In both classes I tried to conduct a lifecycle cut-and-paste activity. In the outdoor class, the wind, coupled with the restlessness of the children, made this rather tricky. I think we managed nevertheless to discuss the different stages of an insect life cycle. Some insects such as butterflies go through complete, marked, metamorphosis between larva and adult, and others go through gradual metamorphosis e.g. grasshoppers, where the young (known as a nymph) closely resembles the adult form. Talking about insects shedding their skins got us thinking about when insects were most vulnerable in their life cycle, and prompted another question about how long it takes for their skin to harden again. (It depends on how long the insect lives for. For some long-lived insects it could take 2 weeks.)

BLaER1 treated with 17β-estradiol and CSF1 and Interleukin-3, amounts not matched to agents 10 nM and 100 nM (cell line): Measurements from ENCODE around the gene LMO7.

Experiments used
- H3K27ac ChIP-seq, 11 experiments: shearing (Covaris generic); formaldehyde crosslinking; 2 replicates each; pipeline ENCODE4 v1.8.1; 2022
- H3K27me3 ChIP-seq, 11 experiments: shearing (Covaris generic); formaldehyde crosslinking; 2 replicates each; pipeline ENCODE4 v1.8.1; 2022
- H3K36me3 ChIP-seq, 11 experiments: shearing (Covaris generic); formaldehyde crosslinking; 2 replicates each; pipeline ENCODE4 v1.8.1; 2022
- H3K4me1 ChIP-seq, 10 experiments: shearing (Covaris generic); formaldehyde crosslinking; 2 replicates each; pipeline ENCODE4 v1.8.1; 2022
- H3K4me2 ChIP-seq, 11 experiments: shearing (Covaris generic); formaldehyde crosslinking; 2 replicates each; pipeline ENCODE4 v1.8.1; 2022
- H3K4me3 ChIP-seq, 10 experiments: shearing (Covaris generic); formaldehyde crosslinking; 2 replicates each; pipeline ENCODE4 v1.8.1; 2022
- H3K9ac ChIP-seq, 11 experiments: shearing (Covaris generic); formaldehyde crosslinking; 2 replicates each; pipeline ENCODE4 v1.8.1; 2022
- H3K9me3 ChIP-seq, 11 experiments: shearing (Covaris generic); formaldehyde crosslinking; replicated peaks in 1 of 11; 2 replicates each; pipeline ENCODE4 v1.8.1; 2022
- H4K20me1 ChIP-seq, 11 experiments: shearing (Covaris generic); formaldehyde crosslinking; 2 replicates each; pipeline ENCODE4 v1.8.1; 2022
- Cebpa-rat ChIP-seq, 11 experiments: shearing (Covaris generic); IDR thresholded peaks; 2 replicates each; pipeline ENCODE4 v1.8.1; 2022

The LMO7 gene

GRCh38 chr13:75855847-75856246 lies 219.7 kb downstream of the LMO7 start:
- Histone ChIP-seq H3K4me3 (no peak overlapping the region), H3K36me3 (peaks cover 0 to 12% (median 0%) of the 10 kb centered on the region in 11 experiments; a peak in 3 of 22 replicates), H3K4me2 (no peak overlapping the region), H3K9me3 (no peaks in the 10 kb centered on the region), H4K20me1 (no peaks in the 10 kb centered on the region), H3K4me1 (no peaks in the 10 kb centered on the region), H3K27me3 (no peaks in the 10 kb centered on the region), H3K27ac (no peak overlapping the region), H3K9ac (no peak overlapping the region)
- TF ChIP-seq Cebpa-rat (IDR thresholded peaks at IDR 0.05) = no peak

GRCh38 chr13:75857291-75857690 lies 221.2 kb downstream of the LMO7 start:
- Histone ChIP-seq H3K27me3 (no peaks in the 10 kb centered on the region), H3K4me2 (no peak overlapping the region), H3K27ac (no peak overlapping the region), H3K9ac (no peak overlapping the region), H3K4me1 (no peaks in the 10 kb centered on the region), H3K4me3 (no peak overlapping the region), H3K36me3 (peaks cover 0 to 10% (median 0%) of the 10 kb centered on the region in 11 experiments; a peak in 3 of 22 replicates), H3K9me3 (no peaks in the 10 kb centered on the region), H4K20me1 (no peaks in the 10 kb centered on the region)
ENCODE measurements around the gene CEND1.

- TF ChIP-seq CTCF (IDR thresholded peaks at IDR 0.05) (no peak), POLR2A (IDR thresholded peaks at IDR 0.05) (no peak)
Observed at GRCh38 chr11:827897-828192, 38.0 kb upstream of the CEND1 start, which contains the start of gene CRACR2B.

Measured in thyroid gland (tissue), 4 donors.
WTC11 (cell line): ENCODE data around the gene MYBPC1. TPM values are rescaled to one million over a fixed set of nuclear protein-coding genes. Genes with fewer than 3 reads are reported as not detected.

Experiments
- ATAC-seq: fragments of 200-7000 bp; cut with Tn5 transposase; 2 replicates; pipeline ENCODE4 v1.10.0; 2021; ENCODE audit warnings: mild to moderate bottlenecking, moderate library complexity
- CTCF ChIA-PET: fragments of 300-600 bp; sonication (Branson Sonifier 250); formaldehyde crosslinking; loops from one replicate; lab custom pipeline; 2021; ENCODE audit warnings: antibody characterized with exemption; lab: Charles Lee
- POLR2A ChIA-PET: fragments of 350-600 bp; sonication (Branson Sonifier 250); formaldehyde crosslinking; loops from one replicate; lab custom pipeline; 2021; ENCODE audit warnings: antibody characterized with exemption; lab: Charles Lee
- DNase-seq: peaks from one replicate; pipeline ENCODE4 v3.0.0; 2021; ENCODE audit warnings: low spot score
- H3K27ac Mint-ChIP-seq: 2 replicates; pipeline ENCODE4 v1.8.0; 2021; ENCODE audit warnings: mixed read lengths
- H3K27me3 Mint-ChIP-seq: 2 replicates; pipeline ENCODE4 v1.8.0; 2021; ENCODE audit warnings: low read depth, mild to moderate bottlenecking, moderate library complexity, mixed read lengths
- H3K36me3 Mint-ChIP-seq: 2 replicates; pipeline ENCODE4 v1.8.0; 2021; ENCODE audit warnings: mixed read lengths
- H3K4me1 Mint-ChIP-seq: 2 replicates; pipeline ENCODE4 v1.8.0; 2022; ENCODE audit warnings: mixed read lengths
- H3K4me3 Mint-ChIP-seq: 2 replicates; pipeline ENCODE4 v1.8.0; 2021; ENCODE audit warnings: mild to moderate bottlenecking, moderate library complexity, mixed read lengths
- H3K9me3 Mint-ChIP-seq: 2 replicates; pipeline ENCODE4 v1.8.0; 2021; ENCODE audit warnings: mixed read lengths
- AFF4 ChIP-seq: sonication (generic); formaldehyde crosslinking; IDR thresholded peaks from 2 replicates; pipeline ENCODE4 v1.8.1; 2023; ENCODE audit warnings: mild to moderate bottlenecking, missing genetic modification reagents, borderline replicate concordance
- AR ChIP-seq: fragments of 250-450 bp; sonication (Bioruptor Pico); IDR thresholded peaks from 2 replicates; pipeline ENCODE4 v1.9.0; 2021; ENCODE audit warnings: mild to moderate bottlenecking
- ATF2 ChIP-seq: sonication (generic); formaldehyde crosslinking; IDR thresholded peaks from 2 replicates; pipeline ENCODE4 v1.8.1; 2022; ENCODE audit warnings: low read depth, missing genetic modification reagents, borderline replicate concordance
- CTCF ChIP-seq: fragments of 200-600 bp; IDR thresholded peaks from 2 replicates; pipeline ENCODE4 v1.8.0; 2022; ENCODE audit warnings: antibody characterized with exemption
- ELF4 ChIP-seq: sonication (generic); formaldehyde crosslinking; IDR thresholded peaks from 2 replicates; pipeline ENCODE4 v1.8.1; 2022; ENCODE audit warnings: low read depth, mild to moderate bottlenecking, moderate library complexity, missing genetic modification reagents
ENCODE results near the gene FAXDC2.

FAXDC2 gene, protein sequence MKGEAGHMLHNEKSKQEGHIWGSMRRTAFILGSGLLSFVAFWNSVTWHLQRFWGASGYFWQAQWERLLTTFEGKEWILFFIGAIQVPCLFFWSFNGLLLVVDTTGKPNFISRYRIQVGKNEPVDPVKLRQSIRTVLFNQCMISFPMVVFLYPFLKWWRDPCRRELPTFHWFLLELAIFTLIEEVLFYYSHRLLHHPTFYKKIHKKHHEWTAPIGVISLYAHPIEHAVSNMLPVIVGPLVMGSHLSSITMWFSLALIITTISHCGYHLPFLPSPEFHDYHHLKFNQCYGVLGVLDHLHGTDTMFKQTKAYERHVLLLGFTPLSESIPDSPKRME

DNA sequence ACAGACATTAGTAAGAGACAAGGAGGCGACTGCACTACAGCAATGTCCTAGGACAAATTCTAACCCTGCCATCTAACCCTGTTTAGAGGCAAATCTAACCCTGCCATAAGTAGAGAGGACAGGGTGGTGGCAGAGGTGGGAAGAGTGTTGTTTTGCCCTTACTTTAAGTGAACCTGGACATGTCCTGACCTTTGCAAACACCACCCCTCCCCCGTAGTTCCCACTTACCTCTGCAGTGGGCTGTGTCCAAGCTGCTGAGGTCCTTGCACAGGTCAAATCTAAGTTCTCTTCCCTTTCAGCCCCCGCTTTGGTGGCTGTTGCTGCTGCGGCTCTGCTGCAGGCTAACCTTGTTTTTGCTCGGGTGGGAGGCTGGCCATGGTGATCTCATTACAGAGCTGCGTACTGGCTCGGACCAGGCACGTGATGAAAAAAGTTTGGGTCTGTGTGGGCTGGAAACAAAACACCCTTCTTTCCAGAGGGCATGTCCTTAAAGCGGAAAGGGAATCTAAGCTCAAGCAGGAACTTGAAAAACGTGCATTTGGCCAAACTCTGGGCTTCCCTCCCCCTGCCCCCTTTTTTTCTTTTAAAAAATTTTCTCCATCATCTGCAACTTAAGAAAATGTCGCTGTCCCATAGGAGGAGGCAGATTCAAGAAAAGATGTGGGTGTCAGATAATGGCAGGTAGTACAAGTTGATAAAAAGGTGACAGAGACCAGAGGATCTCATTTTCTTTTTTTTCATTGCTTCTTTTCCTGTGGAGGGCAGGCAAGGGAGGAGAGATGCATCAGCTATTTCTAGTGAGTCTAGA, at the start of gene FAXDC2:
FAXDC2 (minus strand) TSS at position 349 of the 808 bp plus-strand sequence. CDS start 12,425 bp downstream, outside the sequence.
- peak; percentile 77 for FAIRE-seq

The next session was meant to be ‘Insects in the bush’ but we were put off visiting Stony Range by an aggressive nesting butcher bird, and our trip to Alan Newton Reserve in North Curl Curl was cut short by the start of an impressive storm. We retreated to the classroom and did some more insect drawings and discussed adaptations instead. Some children enjoy drawing insects, some are not very keen at all, and I admit that this class was not well planned. I think I should have an ’emergency lesson plan’ up my sleeve for next time we have bad weather.

More information

Friend or foe?‘ information from Museum Victoria.

More specific information about pollination, seed dispersal and bites and stings, all from the Australian Museum.

And an activity to test ant repellents, from Science Buddies.

Drawings of insects and insect life cycles

Butterfly life cycle

Ask a biologist: Complete metamorphosis and incomplete metamorphosis

Short videos and games about insect metamorphosis

Text-dense but very informative page about insect life cycles with a special section about parasitoids, and aphid life cycles including parthenogenesis.